Encrypt Your Root Filesystem
This key will be copied to the Flash disk later.
4) Create a dm-crypt device, encrypted using the key you just generated:
# cryptsetup -d /etc/root-key create root /dev/hda4
Accessing /dev/mapper/root now provides an encrypted layer on top of /dev/hda4. By default, cryptsetup creates an AES-encrypted dm-crypt device and assumes a keyspace of 256 bits.
5) Create an ext3 filesystem on /dev/mapper/root:
# mkfs.ext3 /dev/mapper/root
6) Mount the new filesystem:
# mkdir /mnt/encroot # mount /dev/mapper/root /mnt/encroot
7) Now that you have an encrypted filesystem, you must populate it with the contents of /dev/hda5 (the original root filesystem):
# cp -ax / /mnt/encroot
8) Finally, create an entry in /mnt/encroot/etc/crypttab so that various utilities know how the filesystem was configured:
root /dev/hda4 /etc/root-key cipher=aes
Now that we have our encrypted filesystem ready, it is necessary to understand a little more about the target architecture's boot process. Generally, computers have firmware that hands off execution to the software that will complete the system boot. Protecting firmware is beyond the scope of this article, so we assume that the system's firmware can be trusted. Most readers probably are familiar with the BIOS, the boot firmware used by the PC platform. I focus on Open Firmware, a boot system used by computer manufacturers such as Apple, Sun and IBM.
The installation instructions for NetBSD/macppc provide a good introduction to Open Firmware. We are interested in using Open Firmware's command-line interface to configure the computer to boot from a removable Flash disk. Open Firmware allows you to view the devices connected to a computer and view and set the value of firmware variables.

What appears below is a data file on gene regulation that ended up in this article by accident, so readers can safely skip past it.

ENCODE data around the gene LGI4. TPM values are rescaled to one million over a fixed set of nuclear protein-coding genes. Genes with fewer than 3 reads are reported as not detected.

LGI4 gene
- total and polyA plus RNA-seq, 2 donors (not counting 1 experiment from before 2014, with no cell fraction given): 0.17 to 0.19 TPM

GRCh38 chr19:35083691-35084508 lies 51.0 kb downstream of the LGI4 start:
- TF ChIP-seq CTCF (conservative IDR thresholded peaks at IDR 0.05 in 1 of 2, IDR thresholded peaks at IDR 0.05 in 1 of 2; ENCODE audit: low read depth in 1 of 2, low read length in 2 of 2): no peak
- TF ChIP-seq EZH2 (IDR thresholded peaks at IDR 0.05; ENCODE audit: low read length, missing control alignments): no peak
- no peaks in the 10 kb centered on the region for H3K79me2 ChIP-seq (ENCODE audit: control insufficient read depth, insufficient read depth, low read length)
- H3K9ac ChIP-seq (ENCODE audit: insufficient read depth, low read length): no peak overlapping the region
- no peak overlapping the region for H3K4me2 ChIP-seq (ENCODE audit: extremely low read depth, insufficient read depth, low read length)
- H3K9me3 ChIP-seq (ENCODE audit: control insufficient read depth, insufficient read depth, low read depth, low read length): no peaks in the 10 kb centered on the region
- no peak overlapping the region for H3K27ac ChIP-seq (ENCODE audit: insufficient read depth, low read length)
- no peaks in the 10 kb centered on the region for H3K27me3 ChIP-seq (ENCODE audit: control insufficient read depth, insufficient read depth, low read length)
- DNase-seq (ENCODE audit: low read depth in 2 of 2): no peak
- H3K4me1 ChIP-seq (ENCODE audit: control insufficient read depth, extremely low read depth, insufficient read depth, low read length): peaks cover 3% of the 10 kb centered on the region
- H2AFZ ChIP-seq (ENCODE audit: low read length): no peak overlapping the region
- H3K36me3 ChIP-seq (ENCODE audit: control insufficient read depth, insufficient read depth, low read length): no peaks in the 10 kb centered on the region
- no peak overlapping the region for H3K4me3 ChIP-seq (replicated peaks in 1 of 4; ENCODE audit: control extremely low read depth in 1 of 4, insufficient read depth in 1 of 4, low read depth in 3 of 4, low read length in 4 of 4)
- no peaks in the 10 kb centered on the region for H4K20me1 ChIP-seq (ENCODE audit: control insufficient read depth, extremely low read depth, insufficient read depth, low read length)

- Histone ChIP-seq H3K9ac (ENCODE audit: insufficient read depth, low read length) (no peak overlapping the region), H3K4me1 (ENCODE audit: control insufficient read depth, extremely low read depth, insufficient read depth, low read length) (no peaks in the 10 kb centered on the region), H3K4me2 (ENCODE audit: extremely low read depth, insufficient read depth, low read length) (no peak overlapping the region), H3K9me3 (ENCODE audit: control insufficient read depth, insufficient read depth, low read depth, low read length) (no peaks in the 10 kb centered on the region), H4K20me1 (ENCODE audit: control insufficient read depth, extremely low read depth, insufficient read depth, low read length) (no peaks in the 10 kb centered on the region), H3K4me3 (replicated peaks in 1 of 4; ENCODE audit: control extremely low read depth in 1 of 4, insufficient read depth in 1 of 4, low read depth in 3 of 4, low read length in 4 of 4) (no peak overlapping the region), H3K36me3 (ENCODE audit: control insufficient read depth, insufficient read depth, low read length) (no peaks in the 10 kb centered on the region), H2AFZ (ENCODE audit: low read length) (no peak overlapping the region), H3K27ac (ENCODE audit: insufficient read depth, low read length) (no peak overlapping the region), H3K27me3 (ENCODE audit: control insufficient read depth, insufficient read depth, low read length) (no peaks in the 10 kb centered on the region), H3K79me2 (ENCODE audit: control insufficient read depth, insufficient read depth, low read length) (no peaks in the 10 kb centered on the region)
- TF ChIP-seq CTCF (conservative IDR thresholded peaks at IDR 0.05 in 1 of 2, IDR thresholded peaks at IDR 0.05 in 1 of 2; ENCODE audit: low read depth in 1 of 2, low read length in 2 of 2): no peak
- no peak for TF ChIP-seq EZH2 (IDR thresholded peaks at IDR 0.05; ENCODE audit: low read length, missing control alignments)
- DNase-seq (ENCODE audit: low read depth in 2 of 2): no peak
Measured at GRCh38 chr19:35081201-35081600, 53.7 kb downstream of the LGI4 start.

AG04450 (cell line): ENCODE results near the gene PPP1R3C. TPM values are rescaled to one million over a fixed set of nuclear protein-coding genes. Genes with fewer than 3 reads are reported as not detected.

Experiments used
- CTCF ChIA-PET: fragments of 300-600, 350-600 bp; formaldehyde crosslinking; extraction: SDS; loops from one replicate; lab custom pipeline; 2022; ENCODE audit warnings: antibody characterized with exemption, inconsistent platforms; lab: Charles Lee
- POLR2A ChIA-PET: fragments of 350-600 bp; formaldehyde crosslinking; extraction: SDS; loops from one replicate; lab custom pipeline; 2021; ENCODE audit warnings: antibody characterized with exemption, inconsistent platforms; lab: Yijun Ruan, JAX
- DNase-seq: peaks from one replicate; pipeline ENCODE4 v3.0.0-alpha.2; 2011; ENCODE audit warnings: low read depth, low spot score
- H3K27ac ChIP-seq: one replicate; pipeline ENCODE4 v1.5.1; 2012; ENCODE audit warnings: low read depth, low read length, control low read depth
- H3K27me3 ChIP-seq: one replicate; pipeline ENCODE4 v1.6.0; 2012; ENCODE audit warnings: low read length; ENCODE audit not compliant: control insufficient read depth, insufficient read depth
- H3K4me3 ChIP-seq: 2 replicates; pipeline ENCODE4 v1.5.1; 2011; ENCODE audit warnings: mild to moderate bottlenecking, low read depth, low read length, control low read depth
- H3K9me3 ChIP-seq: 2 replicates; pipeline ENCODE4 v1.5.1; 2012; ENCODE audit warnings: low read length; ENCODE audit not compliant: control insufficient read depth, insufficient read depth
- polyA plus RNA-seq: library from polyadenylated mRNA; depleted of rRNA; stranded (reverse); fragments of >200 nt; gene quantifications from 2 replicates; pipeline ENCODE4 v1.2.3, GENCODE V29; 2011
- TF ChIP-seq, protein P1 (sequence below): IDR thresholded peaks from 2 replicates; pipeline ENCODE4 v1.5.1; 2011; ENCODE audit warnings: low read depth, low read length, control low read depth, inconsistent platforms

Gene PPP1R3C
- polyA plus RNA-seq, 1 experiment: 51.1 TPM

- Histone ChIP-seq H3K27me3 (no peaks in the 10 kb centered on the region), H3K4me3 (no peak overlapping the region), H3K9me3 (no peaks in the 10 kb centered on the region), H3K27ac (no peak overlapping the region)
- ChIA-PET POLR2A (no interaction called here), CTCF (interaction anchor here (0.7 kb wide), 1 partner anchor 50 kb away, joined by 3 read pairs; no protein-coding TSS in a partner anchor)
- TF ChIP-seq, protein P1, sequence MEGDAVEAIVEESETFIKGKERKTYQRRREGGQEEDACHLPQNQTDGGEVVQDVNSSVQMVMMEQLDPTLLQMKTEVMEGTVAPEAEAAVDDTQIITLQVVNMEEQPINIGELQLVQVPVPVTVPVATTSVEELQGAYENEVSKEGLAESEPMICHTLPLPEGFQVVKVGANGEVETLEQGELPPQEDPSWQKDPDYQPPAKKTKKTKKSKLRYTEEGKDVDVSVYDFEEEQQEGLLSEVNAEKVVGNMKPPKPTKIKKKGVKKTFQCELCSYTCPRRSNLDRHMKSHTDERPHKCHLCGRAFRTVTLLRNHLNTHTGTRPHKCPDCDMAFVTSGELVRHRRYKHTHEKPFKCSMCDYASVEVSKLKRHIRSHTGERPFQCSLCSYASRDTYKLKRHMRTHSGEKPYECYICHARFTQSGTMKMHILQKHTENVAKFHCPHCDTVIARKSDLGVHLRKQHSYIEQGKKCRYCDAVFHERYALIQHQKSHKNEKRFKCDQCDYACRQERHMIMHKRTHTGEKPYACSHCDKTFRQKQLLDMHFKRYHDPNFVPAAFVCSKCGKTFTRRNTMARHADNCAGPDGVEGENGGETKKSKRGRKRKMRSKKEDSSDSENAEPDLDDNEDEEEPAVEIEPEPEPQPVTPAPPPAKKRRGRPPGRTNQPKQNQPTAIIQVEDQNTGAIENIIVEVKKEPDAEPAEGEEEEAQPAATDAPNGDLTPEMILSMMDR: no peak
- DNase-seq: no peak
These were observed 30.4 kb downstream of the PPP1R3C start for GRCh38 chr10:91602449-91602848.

The Open Firmware prompt can be accessed by holding down option-command-o-f on a New World (G3 and later) Apple computer during the initial boot process.
The variable boot-device is used to determine what device the system should use to boot. The printenv command allows one to inspect its current value:
> printenv [...] boot-device hd:,\\:txbi hd:,\\:txbi
This essentially means “boot by executing the file of HFS type txbi on the first IDE disk.” The second : character (before txbi) causes the token to be interpreted as an HFS file type. Otherwise, txbi would be interpreted as the path to a file. In my case, the token hd is actually an alias to the more complicated /pci@f4000000/ata-6@d/disk@0. This string represents the path through various subsystems to the first IDE disk. You can see what device an alias resolves to using Open Firmware's devalias command.
To set the boot-device correctly we need to discover by what name Open Firmware knows our Flash disk. Examining the device tree printed by the ls command reveals the path to the Flash disk:
> dev / ls [...] /pci@f2000000 [...] /usb@1b,1 [...] /disk@1 [...]